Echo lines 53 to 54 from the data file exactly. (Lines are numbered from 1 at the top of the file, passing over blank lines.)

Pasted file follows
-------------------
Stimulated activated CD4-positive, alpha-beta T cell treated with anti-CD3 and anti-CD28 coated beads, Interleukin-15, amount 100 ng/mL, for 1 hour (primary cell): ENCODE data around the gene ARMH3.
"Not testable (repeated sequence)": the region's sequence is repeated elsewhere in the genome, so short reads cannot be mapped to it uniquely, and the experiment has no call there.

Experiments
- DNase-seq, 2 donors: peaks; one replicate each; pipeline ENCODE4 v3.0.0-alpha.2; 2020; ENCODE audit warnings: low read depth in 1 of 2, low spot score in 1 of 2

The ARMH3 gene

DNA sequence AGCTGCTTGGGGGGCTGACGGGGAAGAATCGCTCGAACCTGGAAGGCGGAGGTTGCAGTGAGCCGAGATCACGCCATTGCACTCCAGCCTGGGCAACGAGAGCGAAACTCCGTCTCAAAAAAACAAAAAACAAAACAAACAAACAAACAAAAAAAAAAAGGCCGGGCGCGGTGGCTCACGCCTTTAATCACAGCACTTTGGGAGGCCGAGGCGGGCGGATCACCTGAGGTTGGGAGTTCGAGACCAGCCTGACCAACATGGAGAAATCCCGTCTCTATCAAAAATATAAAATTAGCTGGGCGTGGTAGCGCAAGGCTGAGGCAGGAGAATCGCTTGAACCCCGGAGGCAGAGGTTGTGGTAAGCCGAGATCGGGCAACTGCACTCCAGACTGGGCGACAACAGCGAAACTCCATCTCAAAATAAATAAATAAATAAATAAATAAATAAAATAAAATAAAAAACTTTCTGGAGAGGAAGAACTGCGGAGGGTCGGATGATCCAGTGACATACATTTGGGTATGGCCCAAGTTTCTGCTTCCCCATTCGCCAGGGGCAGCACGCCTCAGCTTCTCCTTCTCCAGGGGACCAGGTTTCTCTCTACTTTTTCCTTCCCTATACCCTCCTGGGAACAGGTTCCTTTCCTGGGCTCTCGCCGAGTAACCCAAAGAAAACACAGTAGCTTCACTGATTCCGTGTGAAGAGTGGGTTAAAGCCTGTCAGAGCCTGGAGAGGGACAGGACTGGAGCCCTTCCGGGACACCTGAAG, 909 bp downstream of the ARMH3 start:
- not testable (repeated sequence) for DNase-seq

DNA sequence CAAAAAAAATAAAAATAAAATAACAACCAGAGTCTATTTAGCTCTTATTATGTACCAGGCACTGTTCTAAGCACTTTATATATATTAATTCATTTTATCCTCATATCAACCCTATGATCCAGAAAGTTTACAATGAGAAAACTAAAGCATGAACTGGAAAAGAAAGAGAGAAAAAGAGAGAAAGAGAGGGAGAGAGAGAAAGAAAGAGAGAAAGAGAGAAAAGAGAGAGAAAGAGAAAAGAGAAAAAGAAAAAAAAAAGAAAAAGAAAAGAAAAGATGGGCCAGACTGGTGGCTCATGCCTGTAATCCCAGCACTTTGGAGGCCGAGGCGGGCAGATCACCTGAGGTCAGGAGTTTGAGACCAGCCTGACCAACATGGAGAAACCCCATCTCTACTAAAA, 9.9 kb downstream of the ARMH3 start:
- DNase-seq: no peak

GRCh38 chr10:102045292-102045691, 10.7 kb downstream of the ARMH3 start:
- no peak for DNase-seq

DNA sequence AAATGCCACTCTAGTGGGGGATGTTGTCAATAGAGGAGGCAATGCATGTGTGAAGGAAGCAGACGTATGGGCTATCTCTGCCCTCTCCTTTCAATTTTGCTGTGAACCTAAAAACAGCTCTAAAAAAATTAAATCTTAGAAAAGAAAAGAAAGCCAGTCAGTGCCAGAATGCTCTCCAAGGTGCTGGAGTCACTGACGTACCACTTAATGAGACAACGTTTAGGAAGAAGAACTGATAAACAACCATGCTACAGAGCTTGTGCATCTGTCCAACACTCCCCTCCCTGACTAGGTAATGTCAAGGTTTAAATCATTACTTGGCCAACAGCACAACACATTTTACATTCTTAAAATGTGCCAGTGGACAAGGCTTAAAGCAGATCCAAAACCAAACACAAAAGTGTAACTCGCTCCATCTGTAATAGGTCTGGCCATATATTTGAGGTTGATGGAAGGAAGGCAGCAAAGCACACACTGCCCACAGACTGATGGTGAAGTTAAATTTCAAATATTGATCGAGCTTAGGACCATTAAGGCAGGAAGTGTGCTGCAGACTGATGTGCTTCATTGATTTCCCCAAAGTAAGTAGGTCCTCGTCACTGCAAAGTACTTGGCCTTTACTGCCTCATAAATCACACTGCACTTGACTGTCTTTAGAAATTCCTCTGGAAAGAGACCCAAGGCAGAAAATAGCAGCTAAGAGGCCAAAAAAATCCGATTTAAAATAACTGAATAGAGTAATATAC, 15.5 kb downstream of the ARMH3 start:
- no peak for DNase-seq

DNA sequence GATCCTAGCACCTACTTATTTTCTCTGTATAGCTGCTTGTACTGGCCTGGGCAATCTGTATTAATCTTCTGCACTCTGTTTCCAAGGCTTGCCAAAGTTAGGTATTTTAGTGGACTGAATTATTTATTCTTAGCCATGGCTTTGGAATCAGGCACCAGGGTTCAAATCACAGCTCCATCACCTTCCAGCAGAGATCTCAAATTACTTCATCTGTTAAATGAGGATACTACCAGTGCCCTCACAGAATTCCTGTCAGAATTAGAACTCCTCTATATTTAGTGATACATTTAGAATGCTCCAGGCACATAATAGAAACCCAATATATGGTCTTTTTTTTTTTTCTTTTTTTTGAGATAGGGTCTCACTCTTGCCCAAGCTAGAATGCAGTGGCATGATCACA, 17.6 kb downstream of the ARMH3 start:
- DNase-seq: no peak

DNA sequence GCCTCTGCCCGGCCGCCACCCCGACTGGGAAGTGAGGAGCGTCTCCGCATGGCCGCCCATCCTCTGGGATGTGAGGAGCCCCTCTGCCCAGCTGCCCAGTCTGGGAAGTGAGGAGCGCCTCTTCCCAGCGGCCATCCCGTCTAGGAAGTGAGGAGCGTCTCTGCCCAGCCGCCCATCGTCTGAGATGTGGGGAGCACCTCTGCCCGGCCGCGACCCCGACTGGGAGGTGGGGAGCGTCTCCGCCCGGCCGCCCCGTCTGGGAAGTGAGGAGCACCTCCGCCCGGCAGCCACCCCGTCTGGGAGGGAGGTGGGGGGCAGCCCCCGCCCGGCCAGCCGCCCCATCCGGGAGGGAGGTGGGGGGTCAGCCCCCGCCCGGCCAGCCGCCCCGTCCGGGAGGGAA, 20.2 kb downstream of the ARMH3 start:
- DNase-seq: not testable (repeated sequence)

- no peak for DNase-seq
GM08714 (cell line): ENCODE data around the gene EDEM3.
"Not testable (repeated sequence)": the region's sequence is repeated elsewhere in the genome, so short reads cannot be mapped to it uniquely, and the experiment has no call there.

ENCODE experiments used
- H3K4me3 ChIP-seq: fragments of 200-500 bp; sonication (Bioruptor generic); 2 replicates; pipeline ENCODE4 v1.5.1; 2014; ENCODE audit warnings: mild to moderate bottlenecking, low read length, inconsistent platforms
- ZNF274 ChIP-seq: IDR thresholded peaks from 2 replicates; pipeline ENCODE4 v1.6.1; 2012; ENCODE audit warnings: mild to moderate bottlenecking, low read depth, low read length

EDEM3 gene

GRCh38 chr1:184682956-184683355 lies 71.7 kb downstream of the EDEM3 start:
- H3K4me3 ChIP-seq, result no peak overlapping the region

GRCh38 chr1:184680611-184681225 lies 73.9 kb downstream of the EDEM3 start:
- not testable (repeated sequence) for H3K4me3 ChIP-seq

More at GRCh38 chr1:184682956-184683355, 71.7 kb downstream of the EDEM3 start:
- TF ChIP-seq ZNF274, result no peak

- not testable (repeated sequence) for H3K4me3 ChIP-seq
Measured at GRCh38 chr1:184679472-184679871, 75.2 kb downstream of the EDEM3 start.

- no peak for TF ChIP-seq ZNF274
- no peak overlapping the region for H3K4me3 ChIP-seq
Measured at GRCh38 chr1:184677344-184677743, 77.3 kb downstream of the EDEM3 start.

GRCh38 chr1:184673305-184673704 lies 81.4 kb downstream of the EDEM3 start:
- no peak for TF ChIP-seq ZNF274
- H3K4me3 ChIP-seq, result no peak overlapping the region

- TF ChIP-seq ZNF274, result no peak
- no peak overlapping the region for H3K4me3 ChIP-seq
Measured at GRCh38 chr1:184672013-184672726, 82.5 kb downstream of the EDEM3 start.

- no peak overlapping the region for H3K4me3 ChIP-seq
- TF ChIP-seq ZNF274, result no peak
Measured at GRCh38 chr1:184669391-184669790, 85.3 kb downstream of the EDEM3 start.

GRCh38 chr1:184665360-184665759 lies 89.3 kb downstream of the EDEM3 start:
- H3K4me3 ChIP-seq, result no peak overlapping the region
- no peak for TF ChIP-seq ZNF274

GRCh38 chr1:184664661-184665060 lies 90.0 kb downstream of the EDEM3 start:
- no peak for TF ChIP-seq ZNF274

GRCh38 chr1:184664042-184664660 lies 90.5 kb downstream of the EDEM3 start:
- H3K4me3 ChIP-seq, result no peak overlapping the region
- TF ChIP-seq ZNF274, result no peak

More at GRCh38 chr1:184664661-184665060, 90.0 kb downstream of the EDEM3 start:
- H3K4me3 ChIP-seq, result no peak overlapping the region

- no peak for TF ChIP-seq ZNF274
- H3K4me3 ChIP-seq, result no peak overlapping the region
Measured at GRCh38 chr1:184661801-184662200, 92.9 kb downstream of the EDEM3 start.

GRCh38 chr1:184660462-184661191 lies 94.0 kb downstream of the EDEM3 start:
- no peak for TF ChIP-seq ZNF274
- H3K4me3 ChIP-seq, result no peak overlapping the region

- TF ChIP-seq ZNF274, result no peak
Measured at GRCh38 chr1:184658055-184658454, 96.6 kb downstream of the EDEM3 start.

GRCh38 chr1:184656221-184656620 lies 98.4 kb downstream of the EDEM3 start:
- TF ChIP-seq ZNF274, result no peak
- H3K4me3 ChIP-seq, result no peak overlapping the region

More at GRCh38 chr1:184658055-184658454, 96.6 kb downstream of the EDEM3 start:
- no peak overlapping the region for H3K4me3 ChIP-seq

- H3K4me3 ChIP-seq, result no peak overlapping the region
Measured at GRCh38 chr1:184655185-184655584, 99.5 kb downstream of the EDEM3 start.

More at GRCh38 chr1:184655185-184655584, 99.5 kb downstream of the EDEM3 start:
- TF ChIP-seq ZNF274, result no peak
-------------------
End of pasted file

More at GRCh38 chr1:184664661-184665060, 90.0 kb downstream of the EDEM3 start:
- H3K4me3 ChIP-seq, result no peak overlapping the region